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Old 07-14-2015, 08:59 PM   #6
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Default Re: Skill+, an alternative to Wildcard Skills

Quote:
Originally Posted by Perfect Organism View Post
If you want to make GURPS skill list a bit more user-friendly, I'd make two recommendations...

First, set the cost so that Skill at Attribute+1 is [x] and every level after that is also [x]. That way you can simplify it to 'every level of skill costs [x], add your skill level directly to the attribute'. The way that you buy skills in GURPS is the single biggest sticking point I have with new players. Nobody seems to grasp the system intuitively and even with the skill cost table right in front of them, I've still had players tell me they couldn't figure out how skills cost. I'd go with defining expanded skills as costing double what an average skill does.

Secondly, although it's a lot of work, you need to provide a skill list. There's no point saying that the existing list is too long and not providing an alternative list.
1) While I don't disagree, I'm not sure I want to throw out the existing skill cost progression. This system is not going to replace every skill, so it might be odd if I have to use two different skill progression charts. (yes, I sort of am, but only for the first level as a "buy-in"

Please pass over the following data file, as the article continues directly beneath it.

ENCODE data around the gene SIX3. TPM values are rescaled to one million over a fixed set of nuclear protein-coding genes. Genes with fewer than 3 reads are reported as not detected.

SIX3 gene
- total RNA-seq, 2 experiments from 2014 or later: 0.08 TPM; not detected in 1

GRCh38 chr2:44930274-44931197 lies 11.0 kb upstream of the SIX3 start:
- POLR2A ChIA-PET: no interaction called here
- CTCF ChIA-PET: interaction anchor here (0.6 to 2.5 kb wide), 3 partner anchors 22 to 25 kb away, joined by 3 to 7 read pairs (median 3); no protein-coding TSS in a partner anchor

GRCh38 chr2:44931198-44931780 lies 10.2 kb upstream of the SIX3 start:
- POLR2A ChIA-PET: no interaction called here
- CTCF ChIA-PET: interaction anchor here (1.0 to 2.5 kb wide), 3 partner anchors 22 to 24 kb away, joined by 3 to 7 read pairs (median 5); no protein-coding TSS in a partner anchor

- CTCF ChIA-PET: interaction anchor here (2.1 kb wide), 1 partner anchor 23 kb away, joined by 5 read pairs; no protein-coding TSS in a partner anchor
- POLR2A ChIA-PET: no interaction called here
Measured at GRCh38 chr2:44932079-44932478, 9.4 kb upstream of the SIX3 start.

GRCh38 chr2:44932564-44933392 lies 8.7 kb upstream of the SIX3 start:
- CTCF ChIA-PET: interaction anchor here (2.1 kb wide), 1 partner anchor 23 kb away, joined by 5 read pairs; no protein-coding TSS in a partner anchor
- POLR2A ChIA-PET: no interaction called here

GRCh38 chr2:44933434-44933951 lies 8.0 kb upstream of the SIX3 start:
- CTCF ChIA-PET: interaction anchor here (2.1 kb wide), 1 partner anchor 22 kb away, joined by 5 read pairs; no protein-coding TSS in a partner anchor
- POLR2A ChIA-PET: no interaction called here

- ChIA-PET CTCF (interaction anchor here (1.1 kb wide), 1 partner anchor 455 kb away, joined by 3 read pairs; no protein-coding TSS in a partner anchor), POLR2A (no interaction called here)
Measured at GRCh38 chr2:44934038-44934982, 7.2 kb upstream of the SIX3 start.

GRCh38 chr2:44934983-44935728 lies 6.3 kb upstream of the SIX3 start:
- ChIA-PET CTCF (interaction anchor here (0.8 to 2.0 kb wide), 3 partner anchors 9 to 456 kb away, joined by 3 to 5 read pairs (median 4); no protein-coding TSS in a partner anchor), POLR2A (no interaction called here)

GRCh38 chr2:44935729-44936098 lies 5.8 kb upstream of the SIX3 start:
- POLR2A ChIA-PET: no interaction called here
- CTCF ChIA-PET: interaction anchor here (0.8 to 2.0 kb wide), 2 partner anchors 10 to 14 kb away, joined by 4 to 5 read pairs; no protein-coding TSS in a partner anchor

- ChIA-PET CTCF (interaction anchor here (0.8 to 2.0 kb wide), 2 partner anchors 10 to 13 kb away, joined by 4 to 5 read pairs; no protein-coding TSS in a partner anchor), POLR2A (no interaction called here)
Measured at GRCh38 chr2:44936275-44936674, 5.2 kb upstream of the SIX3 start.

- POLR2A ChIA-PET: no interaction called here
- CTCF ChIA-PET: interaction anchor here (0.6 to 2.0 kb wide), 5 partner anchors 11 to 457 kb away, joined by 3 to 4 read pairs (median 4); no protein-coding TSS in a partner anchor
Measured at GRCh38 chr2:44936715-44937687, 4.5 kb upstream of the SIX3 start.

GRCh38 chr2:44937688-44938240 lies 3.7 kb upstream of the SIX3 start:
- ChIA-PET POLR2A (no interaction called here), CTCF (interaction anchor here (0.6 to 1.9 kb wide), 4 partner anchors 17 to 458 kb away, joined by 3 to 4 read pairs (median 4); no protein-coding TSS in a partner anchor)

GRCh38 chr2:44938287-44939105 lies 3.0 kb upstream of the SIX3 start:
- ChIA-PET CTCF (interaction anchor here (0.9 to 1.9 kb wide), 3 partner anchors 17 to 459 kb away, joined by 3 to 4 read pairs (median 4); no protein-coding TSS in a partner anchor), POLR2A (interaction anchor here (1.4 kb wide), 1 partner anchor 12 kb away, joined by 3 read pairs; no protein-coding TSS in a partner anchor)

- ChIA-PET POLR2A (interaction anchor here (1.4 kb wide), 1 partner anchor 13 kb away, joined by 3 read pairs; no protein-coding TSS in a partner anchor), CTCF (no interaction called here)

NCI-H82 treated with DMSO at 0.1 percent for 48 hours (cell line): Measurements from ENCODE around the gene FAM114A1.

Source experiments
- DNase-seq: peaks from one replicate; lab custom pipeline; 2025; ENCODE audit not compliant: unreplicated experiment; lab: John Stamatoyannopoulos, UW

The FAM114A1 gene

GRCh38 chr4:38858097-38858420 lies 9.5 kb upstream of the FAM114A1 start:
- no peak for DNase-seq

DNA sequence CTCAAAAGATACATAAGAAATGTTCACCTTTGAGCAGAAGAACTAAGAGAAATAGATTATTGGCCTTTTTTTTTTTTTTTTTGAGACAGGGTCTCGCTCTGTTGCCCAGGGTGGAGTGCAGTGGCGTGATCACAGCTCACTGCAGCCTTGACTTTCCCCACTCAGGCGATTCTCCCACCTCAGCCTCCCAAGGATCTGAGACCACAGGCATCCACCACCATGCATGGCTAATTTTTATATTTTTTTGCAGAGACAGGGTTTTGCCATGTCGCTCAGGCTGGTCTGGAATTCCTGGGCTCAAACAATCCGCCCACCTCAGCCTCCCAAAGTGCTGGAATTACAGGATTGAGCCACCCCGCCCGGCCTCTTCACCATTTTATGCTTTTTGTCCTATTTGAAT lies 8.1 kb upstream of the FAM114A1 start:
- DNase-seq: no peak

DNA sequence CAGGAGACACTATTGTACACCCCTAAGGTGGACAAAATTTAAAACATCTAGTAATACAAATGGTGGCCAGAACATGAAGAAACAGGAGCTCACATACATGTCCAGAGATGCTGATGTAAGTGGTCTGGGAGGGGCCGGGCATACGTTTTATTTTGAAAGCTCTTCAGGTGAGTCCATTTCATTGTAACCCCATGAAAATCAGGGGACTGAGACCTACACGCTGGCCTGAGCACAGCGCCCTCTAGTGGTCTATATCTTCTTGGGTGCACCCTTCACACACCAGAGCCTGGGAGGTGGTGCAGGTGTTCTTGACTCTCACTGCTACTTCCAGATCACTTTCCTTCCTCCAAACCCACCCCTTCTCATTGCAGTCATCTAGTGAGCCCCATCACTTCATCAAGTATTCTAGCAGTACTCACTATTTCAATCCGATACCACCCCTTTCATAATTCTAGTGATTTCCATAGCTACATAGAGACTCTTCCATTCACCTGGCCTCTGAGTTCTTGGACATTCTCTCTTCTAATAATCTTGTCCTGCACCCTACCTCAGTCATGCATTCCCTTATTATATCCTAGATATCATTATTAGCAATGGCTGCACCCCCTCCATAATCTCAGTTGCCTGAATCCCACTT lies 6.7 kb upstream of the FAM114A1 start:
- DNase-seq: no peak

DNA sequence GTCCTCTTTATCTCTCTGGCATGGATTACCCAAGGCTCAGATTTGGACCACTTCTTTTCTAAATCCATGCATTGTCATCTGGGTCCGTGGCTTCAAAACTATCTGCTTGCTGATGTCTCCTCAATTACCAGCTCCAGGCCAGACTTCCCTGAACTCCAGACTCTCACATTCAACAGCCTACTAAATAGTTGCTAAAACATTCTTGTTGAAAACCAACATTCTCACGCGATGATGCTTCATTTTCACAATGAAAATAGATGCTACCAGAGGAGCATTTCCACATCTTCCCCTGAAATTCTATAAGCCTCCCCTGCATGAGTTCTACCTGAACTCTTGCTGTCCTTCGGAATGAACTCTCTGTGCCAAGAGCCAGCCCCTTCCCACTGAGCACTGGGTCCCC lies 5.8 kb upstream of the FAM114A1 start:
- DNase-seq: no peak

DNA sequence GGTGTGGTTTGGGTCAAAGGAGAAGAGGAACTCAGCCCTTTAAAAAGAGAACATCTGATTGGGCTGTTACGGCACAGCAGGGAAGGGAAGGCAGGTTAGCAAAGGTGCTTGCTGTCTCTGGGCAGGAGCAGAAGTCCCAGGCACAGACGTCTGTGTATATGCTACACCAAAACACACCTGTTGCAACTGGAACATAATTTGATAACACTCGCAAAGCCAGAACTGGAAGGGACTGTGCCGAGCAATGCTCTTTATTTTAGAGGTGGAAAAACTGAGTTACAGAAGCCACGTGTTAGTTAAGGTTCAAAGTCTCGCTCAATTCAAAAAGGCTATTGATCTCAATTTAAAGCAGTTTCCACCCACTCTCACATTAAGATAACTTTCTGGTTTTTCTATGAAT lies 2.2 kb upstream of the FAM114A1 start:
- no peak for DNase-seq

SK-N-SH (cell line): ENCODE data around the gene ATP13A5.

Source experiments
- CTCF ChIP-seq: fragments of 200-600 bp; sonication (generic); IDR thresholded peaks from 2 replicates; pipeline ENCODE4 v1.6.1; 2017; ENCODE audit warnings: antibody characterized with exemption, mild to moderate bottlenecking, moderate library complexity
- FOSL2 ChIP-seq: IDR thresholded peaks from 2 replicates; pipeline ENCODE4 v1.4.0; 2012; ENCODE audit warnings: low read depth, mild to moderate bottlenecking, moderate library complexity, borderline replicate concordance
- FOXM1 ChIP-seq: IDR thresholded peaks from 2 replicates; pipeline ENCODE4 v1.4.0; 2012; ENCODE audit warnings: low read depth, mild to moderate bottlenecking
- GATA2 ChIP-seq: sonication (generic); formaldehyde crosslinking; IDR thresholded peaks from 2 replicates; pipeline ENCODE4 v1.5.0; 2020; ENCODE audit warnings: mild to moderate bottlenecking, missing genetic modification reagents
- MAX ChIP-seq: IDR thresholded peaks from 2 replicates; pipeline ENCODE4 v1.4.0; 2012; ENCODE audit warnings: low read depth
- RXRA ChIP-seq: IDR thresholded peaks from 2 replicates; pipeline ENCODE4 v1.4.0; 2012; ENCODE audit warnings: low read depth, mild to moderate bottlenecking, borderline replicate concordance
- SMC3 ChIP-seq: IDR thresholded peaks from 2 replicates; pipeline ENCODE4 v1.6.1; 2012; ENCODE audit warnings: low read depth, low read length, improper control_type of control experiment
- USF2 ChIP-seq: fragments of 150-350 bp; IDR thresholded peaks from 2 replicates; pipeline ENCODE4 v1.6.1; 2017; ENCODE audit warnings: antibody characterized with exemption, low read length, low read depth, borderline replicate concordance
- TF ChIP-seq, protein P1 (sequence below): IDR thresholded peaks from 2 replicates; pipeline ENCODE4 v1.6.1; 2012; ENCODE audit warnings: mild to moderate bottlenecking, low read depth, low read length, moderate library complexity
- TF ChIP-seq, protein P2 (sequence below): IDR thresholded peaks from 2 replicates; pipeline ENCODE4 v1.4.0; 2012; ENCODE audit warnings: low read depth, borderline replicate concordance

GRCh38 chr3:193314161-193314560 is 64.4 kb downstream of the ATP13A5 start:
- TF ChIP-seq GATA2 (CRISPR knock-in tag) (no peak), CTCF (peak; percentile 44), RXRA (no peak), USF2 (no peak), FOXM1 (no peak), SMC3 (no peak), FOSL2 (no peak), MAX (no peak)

2) I'm doing this now. first I am just going to collect the skills that require specializations that default to each other. This will not really shorten the skill list, but is a place to start and addresses one of my main complaints: sci-fi techies needing tons and tons of skills.



Quote:
Originally Posted by malloyd View Post
<snip>

Any explanation that contains the word "defaults" is likely compounding the problem you are looking to fix. Skill to skill defaults are one of GURPS little flaws really, a lot of complexity for not much gain, if you are still thinking in terms of them and just adjusting the numbers you aren't gaining much at best, and may very well be making the whole thing more complex than it started at.

I'd suggest either charging 1 point per additional specialty to roll at full skill for it (essentially treat the other specialization as a Skill Adaptation perk), or going with what would be the genuine intermediate for Wildcard skills - double the cost instead of triple it.

Edit: Another alternative might be to add 1 point *per skill level* to cover all the specialties, so the cost progression would be 2, 3, 5, 9, +5 per further level instead of 1 2 4 8 +4. In the limit this then has the same pricing as a narrow Talent, and narrow Talents seem like a good place to start looking for skills you can combine.
To your first point: This system is in some ways removing defaults and replacing them with Skill+'s that contain all the various skills. Sure the explanation involves them, but in-play they have been replaced.

On cost +1 per additional skill: Hm, this is interesting. The only issue is with skills that could have any number of specializations. For example in a space game you have Biology+, but there are hundreds of inhabited worlds!

On the cost +1 per level: I'm not sure I understand this. You have the cost at one higher than normal for the first 4 levels, but each level after that is one more added to it... did you mean for the progression to be 2, 4, 7, 12, then +5?


Quote: